Once upon a time it was a land of fairy-tale romance. However as of the past month, Kashmir is a zone of perpetual tension between young Kashmiris and the Indian armed personnel. 

Surprisingly, the recent mass uprising has been dealt in an ahistorical context as if the crisis suddenly happened as an ‘accidental disaster’. Though the present crisis appears to be without a ‘road map’, it did not take place in a vacuum. In its background lies ill-treatment, poor governance, alienation and deprivation of the Kashmiri community as compared to other citizens of India. 

While perusing Justice A.S. Anand&’s book Constitution of Jammu and Kashmir we find the quotes of Sir Albion Banerjee, the Prime Minister of Kashmir who resigned in 1929 on the state of affairs of Kashmir under Maharaja Hari Singh in following terms: “Jammu and Kashmir state is labouring under many disadvantages, with a large Mohammedan population, absolutely illiterate, labouring under poverty and very low economic conditions of living in the villages, practically governed like dumb driven cattle. There is no touch between the government and the people, no suitable opportunity for representing grievances.” 

Sadly enough even after decades of Indian integration, both centre and state governments remained failed institutions to deliver on the front of governance, transparency, employment, poverty alleviation, education, and law and order that further fuels the already growing frustration. Even, the outreach initiatives recommended by the Rangarajan Committee are of no avail.

Nothing is possible without bribing, be it getting Identity card, social security benefits, contract, licenses, registering an FIR in Police Stations and so on. Employment is based on patron and client relationship rather than merit and fairness. Most of the benefits are appropriated by native party elites and their supporters.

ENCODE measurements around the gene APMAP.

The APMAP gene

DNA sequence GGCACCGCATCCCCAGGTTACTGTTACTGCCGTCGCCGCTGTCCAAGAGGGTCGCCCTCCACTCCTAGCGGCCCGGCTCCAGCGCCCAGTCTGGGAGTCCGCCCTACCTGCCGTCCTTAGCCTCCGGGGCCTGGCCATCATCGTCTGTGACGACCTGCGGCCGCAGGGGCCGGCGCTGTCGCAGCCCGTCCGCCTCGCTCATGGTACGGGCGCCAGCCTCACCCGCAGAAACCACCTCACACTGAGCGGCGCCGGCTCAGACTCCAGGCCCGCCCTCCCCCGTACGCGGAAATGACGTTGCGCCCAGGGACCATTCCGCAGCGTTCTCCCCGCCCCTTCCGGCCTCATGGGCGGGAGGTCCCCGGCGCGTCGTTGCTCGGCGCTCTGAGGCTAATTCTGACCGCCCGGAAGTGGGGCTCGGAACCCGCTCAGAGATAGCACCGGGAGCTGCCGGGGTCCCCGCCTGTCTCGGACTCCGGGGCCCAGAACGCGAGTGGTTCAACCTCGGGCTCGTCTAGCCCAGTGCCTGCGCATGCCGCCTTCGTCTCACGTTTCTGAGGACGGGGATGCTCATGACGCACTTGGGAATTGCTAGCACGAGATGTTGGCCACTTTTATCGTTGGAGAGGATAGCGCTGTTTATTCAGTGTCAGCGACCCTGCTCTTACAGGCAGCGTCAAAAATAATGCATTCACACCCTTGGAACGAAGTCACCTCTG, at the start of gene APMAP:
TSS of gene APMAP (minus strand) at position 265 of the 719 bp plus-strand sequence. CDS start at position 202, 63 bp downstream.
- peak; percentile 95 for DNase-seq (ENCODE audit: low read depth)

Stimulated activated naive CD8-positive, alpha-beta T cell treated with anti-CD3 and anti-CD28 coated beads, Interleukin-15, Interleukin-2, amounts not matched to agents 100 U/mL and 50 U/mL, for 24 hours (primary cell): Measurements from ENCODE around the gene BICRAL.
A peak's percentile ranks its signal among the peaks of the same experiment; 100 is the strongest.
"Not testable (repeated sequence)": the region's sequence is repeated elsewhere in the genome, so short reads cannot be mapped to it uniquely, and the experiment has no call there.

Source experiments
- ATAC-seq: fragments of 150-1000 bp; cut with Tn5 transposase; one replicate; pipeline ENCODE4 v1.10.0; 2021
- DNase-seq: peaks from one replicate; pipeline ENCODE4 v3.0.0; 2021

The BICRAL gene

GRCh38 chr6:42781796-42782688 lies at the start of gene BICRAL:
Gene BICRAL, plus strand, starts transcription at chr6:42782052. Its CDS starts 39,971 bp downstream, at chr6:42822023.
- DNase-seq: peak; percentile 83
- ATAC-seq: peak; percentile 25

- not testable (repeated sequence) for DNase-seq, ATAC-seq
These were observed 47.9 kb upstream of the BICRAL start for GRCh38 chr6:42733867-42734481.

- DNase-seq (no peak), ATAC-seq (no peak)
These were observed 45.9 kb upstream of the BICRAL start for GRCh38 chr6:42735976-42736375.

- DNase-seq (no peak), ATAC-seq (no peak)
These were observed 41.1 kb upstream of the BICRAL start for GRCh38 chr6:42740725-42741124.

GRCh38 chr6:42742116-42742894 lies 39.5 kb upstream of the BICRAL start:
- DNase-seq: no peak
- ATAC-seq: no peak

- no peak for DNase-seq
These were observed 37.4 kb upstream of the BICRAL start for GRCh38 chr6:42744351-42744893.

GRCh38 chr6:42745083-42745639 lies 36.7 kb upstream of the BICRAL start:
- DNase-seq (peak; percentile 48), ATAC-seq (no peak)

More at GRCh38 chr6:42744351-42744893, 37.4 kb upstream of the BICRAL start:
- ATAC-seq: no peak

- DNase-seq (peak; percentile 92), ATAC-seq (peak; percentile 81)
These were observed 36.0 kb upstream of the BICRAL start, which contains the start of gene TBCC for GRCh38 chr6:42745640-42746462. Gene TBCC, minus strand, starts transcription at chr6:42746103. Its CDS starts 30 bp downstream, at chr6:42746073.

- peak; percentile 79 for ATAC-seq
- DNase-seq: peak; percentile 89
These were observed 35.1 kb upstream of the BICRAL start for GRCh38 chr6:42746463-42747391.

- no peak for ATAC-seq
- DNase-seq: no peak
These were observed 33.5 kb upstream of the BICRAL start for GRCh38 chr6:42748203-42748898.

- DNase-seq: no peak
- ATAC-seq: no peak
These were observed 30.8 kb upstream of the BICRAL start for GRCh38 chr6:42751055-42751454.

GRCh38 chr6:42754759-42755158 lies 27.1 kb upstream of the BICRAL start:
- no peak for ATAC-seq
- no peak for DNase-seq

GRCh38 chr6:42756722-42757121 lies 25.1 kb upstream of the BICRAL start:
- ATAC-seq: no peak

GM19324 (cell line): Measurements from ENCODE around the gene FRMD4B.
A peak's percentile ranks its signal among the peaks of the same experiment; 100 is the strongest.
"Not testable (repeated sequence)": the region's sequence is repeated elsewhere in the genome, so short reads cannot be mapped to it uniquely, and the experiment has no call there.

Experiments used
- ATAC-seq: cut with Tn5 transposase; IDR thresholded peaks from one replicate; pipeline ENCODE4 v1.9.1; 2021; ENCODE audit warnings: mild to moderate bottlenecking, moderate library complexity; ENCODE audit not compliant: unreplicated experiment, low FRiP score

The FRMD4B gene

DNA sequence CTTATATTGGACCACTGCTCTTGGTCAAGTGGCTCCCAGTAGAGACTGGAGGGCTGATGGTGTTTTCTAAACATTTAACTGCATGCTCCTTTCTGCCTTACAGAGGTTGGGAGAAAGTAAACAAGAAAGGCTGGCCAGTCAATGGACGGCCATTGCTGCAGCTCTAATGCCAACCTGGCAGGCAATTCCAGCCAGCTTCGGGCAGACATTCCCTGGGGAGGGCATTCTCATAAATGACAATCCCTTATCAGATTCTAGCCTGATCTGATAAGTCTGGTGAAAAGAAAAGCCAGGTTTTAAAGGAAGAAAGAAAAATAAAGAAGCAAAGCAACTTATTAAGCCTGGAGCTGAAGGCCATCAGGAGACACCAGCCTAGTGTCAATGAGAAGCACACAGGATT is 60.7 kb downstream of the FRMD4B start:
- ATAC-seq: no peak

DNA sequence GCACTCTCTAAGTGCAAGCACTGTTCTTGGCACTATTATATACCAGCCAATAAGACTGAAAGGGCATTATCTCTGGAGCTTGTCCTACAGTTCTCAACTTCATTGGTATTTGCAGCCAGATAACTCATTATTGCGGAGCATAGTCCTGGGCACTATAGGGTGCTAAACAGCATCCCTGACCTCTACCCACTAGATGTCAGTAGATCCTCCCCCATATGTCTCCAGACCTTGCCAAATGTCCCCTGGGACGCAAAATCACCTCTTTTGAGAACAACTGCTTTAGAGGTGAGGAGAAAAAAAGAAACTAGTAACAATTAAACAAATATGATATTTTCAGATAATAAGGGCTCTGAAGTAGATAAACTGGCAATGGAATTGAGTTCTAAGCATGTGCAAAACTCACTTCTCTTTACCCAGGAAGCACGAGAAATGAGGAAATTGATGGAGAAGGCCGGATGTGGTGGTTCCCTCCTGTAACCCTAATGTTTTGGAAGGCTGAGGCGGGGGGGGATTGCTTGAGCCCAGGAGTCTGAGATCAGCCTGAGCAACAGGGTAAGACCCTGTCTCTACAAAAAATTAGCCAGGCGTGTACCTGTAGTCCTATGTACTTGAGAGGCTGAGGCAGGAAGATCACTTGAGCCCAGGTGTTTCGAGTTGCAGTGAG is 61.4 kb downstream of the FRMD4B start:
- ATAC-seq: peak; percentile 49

With reports from Transparency International positioning the state among the top corrupt states it could safely be guessed that corruption is being fostered to keep the people bogged down morally and also under the radar lest they change loyalties. 

Even Article 370, a major guarantee to check the call for plebiscite appeared meaningless for the Kashmiris as most of the autonomies have already been taken away in the subsequent Constitutional amendments under the garb of gradual integration with Indian Union. Does it not point to some larger game being played at the cost of lives of ordinary people? 

On a serious note, the designs of the right-wing groups need to be questioned as they look at the whole crisis in terms of inherent antagonism between minoritarian and majoritarian nationalism to reap electoral dividends by arousing majoritarian sensibilities across India. 

Similarly, Pakistan&’s strategy to gain Kashmir as a part of unfinished partition plan through the subtle use of ‘Islam in danger’ manoeuvring need urgent attention to check vertical expansion of violent clashes in urban centres of Kashmir valley. We also need to verify the charges against Indian Army as an institution to disturb theuneasy calm of five years (2002 to 2007) by engineering violent clashes in 2008, 2009, 2010 and 2016 to justify its existential relevance as well as the inevitability of Armed Forces Special Power Act (AFSPA).

The most problematic dimension is the draconian loyalty test mechanism through the use of anti-national yardstick against those who wish to look at the Kashmir problem from the angle of rationality and secularity. It perpetuates fear psychosis among secular nationalists and also create unbridgeable chasm between Indians and Kashmiris, Kashmiri Muslims and Indian Muslims, between Kashmiri Hindus and Kashmiri Muslims, between Kashmiri Muslims and Kashmiri Buddhists, and Kashmiri Muslims and Kashmiri Sikhs.